recommended programs set forth in WDPI’s approved application.

However, WDPI did not always approve the LEAs’ applications in accordance with the law and
regulations related to implementing high-quality programs.

In its September 14, 2006, comments to the draft report, WDPI concurred with our
recommendations. The comments are summarized at the end of the finding. The full text of
WDPI’s comments on the draft report is included as an Attachment to this report.

  SBRR is defined as research that applies rigorous, systematic, and objective procedures to obtain valid knowledge
relevant to reading development, reading instruction, and reading difficulties; and includes research that employs
systematic, empirical methods that draw on observation or experiment; involves rigorous data analyses that are adequate to
test the stated hypotheses and justify the general conclusions drawn; relies on measurements or observational methods that
provide valid data across evaluators and observers and across multiple measurements and observations; and has been
accepted by a peer-reviewed journal or approved by a panel of independent experts through a comparably rigorous,
objective, and scientific review.
  The Department's interpretation of SBRR is under review in another OIG audit conducted by our Region III office in
Final Report
ED-OIG/ A05G0011                                                                        Page 3 of 12

FINDING – WDPI Did Not Ensure All Funded LEA and School Applications Met
High Standards

WDPI did not ensure that funded LEAs and schools could implement high-quality programs that
met the requirements of the Reading First program. For nine LEAs awarded $5,844,522 in
subgrants, WDPI did not maintain evidence that the applications met high standards. Those
applications were lacking either review panel recommendations to be funded (to indicate a
determination that the applications met the qualifications for high-quality listed in the legislation)
or lacking documentation of modifications to address questions or concerns the review panel had
with the applications.

States Must Ensure LEAs Could Implement High-Quality Reading Programs
Pursuant to 20 U.S.C. Chapter 31 (General Education Provisions Act) § 1232f, each recipient of
federal funds shall maintain records as will facilitate an effective financial or programmatic audit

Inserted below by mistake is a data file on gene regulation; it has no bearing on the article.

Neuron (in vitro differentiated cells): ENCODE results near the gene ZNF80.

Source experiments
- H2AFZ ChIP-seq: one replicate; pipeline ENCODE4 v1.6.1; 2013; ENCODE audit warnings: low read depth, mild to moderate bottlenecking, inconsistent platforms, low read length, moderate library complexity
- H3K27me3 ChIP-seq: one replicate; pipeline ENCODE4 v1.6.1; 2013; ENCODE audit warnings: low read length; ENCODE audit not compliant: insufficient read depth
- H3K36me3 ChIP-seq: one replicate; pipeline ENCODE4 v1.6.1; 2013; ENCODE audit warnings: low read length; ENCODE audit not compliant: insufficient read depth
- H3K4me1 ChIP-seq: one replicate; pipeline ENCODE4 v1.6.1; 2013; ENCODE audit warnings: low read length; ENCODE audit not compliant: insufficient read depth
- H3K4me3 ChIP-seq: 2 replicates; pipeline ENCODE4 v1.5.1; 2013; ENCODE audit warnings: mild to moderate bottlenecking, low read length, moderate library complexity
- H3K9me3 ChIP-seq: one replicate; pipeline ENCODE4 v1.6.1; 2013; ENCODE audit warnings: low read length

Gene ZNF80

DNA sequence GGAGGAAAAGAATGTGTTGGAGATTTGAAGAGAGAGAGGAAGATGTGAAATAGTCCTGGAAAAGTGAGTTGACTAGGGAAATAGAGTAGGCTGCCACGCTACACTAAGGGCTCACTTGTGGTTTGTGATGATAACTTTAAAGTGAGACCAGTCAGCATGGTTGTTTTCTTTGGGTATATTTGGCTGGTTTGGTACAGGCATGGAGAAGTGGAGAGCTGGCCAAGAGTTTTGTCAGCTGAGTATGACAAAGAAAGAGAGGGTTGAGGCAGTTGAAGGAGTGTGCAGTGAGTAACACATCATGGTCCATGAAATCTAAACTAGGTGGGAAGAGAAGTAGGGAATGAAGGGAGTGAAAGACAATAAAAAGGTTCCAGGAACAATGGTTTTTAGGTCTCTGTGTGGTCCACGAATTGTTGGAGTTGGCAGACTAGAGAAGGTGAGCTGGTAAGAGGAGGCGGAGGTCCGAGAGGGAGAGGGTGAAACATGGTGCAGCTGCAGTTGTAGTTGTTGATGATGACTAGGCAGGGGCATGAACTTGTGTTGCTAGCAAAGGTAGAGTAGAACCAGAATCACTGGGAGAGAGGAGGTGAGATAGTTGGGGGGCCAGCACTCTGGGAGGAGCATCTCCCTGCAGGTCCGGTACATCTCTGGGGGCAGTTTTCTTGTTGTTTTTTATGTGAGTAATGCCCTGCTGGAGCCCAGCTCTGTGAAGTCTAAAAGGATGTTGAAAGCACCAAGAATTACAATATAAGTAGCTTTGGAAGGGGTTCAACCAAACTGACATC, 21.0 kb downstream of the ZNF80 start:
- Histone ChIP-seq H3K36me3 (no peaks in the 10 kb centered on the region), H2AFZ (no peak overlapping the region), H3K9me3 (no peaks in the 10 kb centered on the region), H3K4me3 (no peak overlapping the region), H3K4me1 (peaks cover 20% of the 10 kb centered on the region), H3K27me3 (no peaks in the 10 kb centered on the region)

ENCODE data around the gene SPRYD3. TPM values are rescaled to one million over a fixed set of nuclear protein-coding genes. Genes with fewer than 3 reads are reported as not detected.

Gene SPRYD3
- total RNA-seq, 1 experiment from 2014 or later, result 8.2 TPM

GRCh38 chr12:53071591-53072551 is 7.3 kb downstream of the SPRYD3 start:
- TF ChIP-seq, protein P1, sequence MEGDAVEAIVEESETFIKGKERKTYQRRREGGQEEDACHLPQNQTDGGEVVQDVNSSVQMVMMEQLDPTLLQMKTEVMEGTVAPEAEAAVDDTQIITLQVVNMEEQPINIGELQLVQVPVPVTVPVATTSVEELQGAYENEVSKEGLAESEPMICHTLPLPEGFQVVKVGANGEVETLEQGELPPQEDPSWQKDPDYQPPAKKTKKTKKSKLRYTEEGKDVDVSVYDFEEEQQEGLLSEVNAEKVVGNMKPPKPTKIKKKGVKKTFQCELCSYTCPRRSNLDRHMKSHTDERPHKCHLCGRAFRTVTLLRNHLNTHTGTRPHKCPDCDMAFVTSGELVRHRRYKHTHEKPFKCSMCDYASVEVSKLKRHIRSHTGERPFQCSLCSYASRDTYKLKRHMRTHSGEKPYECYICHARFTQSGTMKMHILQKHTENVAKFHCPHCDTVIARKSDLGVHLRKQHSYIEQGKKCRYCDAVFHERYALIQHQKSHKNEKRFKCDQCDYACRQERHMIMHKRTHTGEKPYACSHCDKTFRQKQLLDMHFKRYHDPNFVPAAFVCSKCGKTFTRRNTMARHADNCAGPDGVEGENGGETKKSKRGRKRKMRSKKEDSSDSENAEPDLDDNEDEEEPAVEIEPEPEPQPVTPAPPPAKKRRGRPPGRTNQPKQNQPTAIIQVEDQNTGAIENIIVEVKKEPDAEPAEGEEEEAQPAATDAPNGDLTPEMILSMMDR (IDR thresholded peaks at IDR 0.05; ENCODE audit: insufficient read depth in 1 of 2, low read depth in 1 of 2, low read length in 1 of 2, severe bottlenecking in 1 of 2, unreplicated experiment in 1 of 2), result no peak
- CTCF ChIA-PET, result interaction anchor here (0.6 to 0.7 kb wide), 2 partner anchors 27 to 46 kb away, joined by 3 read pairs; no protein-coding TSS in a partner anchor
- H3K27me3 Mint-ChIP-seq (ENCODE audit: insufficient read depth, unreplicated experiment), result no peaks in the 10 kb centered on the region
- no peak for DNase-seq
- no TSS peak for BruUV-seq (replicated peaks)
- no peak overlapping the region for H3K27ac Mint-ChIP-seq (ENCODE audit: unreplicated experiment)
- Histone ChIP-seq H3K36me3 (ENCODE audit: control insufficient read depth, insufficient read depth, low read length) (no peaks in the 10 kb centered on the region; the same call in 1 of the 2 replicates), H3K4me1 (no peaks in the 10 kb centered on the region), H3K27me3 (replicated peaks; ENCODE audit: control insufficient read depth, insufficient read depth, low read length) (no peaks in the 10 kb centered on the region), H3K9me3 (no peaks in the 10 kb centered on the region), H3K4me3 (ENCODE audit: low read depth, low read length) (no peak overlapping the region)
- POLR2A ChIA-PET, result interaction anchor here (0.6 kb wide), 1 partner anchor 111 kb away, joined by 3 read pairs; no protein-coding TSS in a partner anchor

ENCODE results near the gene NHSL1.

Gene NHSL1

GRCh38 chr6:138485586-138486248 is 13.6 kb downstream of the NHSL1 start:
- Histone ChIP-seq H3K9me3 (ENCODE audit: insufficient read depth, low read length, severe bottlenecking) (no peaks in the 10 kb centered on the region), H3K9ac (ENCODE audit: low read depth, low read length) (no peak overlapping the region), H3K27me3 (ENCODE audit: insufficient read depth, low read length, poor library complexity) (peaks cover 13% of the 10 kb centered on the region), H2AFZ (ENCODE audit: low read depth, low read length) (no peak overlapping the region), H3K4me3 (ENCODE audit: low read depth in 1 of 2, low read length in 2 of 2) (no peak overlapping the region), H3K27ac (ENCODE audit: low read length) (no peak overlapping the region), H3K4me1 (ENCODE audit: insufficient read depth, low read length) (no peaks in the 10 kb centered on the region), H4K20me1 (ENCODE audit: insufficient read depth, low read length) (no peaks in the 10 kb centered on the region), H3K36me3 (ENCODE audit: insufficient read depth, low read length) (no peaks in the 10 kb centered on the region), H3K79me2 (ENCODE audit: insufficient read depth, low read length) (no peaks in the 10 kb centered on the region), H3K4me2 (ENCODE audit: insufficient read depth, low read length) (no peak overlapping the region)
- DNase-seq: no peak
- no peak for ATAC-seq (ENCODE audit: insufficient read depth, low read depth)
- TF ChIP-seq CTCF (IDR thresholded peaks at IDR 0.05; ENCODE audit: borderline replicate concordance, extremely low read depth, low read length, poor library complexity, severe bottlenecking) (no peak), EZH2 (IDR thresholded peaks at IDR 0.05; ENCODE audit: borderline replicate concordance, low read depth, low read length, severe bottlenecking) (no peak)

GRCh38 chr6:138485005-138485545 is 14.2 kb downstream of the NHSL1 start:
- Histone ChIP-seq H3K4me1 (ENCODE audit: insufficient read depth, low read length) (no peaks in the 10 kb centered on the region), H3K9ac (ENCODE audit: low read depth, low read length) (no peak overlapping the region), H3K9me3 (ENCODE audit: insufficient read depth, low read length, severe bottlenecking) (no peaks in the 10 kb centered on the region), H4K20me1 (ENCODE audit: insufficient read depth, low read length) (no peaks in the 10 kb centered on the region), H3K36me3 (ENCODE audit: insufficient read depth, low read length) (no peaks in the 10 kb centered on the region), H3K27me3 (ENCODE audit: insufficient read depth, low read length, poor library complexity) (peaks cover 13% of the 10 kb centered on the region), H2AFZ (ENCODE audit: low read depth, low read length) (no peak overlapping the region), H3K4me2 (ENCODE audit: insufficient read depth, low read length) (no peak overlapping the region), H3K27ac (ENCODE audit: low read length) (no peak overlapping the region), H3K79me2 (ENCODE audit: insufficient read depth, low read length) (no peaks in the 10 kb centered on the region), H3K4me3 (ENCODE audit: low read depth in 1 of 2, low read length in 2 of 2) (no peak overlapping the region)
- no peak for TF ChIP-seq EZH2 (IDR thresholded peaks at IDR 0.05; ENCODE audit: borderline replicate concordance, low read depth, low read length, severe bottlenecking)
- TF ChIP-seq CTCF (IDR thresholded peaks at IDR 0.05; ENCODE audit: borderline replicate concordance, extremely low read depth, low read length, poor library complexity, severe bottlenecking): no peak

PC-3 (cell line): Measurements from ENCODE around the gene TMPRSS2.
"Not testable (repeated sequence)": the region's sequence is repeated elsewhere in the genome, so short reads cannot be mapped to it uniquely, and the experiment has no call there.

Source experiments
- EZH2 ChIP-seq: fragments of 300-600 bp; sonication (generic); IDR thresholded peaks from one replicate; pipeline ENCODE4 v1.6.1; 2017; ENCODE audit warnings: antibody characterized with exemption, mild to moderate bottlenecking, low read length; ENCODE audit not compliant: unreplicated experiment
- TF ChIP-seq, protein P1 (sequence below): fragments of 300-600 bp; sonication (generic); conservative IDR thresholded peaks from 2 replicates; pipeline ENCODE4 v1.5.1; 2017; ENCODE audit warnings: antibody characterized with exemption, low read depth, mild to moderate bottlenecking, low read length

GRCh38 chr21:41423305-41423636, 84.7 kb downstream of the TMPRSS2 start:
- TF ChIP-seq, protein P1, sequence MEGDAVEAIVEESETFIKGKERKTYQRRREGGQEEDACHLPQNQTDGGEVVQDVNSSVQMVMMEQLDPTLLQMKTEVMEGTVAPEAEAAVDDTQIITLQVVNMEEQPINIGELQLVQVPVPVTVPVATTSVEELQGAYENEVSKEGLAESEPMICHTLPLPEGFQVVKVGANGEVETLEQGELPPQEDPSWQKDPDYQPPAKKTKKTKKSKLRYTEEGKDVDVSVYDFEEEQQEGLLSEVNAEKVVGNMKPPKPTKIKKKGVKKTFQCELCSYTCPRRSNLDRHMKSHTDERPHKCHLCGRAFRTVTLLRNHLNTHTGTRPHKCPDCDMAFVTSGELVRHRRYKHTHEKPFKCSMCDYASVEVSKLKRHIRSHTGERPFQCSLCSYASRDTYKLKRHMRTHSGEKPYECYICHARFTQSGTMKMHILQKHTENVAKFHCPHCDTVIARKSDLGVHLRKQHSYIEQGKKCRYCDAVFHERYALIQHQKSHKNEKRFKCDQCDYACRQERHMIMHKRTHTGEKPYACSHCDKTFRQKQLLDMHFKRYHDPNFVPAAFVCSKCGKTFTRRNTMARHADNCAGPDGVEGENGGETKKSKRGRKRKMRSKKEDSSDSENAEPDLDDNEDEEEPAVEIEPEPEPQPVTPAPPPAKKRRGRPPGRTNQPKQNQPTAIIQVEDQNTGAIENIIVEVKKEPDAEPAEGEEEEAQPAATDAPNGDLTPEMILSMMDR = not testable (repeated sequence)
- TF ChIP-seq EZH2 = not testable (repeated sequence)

for three years after the completion of the activity for which the funds were used. Title I, Part B,
Section 1202 (c)(4) of the ESEA states that, to be eligible to receive a subgrant, an LEA shall
submit an application to the SEA at such time, in such manner, and containing such information
as the SEA may reasonably require. The Department issued Guidance for the Reading First
Program, in April 2002, which states that the SEA must describe, in its application to the
Department, its process and selection criteria and how it will ensure that the instructional
materials, programs, strategies and approaches are based on SBRR. The SEA is responsible for
ensuring that Reading First funds will go only to LEAs that will implement high-quality
programs that meet the requirements of Reading First.

Section 1.D. “Selection Criteria For Awarding Subgrants” of WDPI’s state application sets out
the criteria for determining eligible LEAs and grant proposals. After defining eligible LEAs, the
application continues:

     Grant Proposals from eligible LEAs must meet high standards evidenced by
     meeting or exceeding the application criteria, and must coherently integrate:
      • State-required valid and reliable outcome assessments;
      • State-required progress monitoring assessment;
      • Screening and diagnostic instruments from Wisconsin’s short list (See Section
        1.B.ii.), which were selected from the classroom-based instruments reviewed for
        use in Wisconsin Reading First;
      • Instructional programs and aligned materials that include explicit and systematic
        instruction in the five essential components of reading instruction;
      • Aligned professional development plan; and
      • Dynamic instructional leadership.

     The quality of the program will be determined by an initial screening of the
     application and then through the external review panel. First and most important,
     each application must address the required components of the legislation. In
     addition, the review panel members will base their reviews on the benchmarks that
     the WDPI has developed in the technical review form.